Deluao vs. Casteel Facts: Nicanor Casteel filed a total of 4 fishpond applications for a big tract of swampy land inDavao. After the first three having been unsuccessful, he filed a motion for reconsideration from the denial of the 3rd one, and while this was pending, he filed a fourth application following the district forester of the Bureau of Lands advise to do so. Casteel was the original occupant and applicant since before the last World War. o He wanted to preclude subsequent applicants from entering and spreading themselves within the area applied for by him, by expanding his occupation thereof by the construction of dikes and the cultivation of marketable fishes. o Thus, he borrowed money from the Deluaos to finance needed improvements for the fishpond, and was compelled by force of this circumstance to enter into the contract of partnership to divide the fishpond after the award (as provided in a letter dated November 15, 1949 of Casteel to Felipe Deluao). This, however, was all that the appellee spouses did. The appellant single-handedly opposed rival applicants who occupied portions of the fishpond area, and relentlessly pursued his claim to the said area up to the Office of the DANR Secretary, until it was finally awarded to him. There is here neither allegation nor proof that, without the financial aid given by the Deluaos in the amount of P27,000, the area would not have been awarded nor adjudicated to Casteel. This explains, perhaps, why the DANR Secretary did not find it equitable to award one-half of the fishpond to the appellee spouses despite their many appeals and motions for reconsideration. The appellees submit as their fourth proposition that there being no prohibition against joint applicants for a fishpond permit, the fact that Casteel and Deluao agreed to acquire the fishpond in question in the name of Casteel alone resulted in a trust by operation of law (citing art. 1452, Civil Code) in favor of the appellees as regards their one-half interest. Issue: of law Held: Ratio: A trust is the right, enforceable in equity, to the beneficial enjoyment of property the legal title to which is in another. However, since we held as illegal the second part of the contract of partnership between the parties to divide the fishpond between them after the award, a fortiori, no rights or obligations could have arisen therefrom. Inescapably, no trust could have resulted because trust is founded on equity and can never result from an act violative of the law. Art. 1452 of the Civil Code does not support the appellees' stand because it contemplates an agreement between two or more persons to purchase property capable of private ownership the legal title of which is to be taken in the name of one of No W/N the agreement between casteel and deluao to acquire the fishpond in question resulted in a trust by operation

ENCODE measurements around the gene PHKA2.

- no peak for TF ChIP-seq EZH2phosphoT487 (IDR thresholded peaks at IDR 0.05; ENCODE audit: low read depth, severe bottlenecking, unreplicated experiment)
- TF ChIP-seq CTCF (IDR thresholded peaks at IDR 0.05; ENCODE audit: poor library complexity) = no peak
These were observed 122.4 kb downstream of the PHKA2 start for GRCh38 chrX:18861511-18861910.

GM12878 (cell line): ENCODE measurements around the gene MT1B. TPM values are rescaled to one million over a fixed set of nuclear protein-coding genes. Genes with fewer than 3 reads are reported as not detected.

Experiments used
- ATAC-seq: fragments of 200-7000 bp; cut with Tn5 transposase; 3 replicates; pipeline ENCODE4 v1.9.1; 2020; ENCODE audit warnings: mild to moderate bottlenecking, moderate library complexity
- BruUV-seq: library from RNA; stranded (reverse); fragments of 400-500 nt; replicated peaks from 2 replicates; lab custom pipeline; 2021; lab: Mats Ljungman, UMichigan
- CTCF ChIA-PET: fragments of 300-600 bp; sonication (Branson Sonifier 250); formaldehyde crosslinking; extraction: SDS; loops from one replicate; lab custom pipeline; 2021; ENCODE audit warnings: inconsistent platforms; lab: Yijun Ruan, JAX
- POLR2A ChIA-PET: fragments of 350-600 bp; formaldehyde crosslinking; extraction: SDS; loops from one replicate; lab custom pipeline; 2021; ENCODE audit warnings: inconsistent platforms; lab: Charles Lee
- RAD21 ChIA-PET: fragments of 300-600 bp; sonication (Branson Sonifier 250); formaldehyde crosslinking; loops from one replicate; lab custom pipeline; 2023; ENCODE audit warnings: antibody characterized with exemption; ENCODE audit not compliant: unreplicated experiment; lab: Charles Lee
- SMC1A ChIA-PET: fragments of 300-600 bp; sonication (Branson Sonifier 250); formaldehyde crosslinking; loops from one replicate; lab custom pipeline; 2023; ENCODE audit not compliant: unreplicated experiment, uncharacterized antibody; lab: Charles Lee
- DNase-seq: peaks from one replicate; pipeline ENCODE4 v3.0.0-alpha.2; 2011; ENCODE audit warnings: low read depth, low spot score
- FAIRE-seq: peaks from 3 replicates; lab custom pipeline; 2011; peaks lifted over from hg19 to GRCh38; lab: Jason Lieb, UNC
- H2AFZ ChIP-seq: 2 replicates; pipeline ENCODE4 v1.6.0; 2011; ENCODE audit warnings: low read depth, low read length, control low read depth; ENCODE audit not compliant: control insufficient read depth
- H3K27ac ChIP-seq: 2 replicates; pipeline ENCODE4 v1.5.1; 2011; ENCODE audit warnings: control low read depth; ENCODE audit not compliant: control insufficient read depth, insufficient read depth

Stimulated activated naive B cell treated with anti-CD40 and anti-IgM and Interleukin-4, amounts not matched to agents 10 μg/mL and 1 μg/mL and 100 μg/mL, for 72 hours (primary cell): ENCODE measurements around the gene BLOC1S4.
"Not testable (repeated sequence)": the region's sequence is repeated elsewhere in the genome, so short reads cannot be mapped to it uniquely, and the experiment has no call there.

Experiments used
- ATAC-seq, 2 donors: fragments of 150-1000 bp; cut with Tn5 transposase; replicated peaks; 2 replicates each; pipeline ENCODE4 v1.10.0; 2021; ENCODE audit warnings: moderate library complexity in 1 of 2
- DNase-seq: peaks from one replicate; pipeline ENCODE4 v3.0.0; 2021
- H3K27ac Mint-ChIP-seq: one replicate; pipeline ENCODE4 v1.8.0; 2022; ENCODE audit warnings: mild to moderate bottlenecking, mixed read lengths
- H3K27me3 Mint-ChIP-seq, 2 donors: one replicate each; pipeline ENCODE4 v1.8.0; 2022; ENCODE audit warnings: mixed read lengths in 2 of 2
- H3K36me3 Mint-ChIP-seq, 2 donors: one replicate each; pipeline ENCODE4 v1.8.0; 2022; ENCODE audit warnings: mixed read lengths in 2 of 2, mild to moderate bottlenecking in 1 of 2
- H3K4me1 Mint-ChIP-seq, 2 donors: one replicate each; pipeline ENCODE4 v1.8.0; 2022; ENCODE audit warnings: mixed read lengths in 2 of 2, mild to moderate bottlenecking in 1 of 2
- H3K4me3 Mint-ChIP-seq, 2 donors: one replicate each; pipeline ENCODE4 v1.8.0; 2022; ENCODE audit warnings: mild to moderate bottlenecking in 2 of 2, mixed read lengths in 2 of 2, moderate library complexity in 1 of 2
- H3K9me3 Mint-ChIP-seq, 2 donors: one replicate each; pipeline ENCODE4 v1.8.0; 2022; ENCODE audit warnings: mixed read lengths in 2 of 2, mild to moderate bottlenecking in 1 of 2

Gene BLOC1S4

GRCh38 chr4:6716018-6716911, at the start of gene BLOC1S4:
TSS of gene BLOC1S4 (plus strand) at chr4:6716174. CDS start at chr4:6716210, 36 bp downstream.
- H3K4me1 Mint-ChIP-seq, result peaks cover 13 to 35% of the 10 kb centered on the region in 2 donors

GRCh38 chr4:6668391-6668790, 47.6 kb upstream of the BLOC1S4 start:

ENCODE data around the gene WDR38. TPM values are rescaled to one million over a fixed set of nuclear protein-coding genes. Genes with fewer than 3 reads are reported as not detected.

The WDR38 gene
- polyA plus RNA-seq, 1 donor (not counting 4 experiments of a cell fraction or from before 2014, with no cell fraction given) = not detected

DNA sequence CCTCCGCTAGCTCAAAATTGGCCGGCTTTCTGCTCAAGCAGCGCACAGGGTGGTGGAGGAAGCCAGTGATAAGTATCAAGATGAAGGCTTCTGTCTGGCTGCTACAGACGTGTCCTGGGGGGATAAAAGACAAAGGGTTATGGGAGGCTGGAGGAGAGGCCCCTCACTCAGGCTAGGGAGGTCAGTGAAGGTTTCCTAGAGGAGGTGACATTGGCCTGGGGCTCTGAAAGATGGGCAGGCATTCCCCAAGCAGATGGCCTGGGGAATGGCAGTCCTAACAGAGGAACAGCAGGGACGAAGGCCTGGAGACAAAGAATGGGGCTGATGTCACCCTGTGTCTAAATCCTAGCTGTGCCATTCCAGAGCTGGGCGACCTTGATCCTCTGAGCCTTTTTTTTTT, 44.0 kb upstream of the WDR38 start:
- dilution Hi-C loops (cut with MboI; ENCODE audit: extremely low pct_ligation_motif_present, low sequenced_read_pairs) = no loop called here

them for the benefit of all. In the case at bar, the parties did not agree to purchase the fishpond, and even if they did, such is prohibited by law, a fishpond of the public domain not being susceptible of private ownership. The foregoing is also one reason why Gauiran vs. Sahagun (93 Phil. 227) is inapplicable to the case at bar. The subject matter in the said case is a homestead which, unlike a fishpond of the public domain the title to which remains in the Government, is capable of being privately owned. It is also noteworthy that in the said case, the Bureau of Lands was not apprised of the joint tenancy between the parties and of their agreement to divide the homestead between them, leading this Court to state the possibility of nullification of said agreement if the Director of lands finds out that material facts set out in the application were not true, such as the statement in the application that it "is made for the exclusive benefit of the applicant and not, either directly or indirectly, for the benefit of any other person or persons, corporations, associations or partnerships." In the case at bar, despite the presumed knowledge acquired by DANR administrative officials of the partnership to divide the fishpond between the parties, due largely to the reports made by the Deluaos, the latter's numerous appeals, motion for intervention and motions for reconsideration of the DANR Secretary's decisions in DANR cases 353 and 353-B, were all disregarded and denied.